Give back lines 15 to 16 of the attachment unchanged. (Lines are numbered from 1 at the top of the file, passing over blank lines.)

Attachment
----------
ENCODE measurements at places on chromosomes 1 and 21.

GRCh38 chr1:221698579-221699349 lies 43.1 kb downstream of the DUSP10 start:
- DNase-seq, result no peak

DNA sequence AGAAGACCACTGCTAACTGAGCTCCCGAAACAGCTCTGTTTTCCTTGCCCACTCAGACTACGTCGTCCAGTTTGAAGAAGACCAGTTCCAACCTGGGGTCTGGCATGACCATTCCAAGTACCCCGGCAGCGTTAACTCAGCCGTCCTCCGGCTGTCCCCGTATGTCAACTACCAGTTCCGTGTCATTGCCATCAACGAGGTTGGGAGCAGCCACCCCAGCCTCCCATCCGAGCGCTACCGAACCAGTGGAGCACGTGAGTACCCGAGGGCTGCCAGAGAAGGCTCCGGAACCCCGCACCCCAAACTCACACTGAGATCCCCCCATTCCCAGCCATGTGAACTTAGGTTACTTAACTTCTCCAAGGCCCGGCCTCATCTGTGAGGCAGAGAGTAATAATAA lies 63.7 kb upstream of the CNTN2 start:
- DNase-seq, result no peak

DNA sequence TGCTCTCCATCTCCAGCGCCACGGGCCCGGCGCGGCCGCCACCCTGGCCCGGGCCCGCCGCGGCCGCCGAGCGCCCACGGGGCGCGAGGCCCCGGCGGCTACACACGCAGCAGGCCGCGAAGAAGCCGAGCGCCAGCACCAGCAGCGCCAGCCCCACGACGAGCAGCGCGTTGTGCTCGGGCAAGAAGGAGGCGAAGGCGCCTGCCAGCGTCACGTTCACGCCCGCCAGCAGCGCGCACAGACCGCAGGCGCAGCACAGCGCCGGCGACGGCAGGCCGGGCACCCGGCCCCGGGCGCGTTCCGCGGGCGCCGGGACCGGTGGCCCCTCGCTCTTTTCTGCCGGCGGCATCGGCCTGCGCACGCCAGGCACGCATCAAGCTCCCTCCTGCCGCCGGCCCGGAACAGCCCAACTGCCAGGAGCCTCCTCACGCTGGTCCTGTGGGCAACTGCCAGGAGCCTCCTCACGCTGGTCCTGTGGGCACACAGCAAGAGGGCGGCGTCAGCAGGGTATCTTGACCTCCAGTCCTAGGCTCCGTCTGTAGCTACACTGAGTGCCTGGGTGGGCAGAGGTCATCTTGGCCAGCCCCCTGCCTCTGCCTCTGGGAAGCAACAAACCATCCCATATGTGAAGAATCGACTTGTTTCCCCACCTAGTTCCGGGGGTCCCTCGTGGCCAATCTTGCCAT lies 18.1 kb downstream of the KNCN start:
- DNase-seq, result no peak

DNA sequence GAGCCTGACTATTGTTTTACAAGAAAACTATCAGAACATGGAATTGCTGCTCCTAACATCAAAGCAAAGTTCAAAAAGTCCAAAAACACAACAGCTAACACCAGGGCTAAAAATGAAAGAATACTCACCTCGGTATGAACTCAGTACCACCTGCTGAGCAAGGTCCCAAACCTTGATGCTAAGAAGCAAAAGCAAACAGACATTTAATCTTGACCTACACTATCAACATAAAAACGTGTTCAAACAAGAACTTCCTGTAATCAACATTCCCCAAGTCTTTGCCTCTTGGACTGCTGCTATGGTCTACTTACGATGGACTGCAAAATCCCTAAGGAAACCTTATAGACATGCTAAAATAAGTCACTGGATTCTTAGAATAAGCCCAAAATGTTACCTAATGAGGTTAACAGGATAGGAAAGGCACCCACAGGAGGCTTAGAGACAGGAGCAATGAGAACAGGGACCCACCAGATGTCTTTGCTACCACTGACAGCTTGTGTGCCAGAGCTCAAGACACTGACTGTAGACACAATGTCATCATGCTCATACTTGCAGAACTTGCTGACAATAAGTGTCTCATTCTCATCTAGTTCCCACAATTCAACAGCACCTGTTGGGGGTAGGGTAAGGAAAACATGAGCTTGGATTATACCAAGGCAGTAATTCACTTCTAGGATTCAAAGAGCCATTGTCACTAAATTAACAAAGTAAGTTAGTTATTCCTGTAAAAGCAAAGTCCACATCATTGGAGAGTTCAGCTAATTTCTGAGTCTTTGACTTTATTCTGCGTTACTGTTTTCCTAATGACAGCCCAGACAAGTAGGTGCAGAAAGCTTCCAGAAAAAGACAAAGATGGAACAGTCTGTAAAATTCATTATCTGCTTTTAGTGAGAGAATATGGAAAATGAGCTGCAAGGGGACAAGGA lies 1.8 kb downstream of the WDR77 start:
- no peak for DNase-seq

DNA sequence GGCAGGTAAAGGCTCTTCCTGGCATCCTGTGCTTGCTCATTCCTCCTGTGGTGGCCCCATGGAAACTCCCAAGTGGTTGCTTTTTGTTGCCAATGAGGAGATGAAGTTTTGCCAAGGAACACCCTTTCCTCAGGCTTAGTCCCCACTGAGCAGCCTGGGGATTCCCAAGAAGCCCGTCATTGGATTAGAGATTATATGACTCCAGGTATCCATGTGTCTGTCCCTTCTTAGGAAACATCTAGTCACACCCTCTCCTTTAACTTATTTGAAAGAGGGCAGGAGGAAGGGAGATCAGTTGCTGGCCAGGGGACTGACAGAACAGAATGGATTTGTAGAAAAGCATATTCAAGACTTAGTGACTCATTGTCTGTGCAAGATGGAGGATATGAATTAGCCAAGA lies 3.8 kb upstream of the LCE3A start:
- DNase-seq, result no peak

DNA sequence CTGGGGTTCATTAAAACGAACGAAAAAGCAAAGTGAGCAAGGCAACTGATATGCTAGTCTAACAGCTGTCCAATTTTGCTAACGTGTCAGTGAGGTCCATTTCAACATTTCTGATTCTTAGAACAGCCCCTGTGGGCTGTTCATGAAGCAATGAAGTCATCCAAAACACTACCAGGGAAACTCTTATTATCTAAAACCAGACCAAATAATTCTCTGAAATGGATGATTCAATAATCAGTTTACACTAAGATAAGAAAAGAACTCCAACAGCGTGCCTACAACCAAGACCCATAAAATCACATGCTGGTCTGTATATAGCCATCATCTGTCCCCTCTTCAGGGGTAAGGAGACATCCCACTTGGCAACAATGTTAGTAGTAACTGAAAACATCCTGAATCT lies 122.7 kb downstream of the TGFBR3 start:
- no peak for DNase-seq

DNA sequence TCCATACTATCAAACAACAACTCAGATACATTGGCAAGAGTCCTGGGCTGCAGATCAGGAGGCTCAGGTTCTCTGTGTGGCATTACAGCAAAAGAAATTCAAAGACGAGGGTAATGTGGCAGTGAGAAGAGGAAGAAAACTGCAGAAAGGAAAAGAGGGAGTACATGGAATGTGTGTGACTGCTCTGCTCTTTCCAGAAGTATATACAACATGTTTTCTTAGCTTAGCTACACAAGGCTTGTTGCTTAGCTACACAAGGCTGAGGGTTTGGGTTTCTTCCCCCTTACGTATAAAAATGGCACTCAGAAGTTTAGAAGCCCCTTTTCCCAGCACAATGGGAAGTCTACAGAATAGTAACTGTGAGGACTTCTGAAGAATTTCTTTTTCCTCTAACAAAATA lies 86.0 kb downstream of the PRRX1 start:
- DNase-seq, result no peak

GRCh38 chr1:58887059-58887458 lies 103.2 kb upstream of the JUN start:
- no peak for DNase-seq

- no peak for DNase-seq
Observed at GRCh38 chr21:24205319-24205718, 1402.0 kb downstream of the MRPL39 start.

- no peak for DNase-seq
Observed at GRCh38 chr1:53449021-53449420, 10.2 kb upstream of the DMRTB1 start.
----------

- DNase-seq, result no peak

GRCh38 chr1:58887059-58887458 lies 103.2 kb upstream of the JUN start: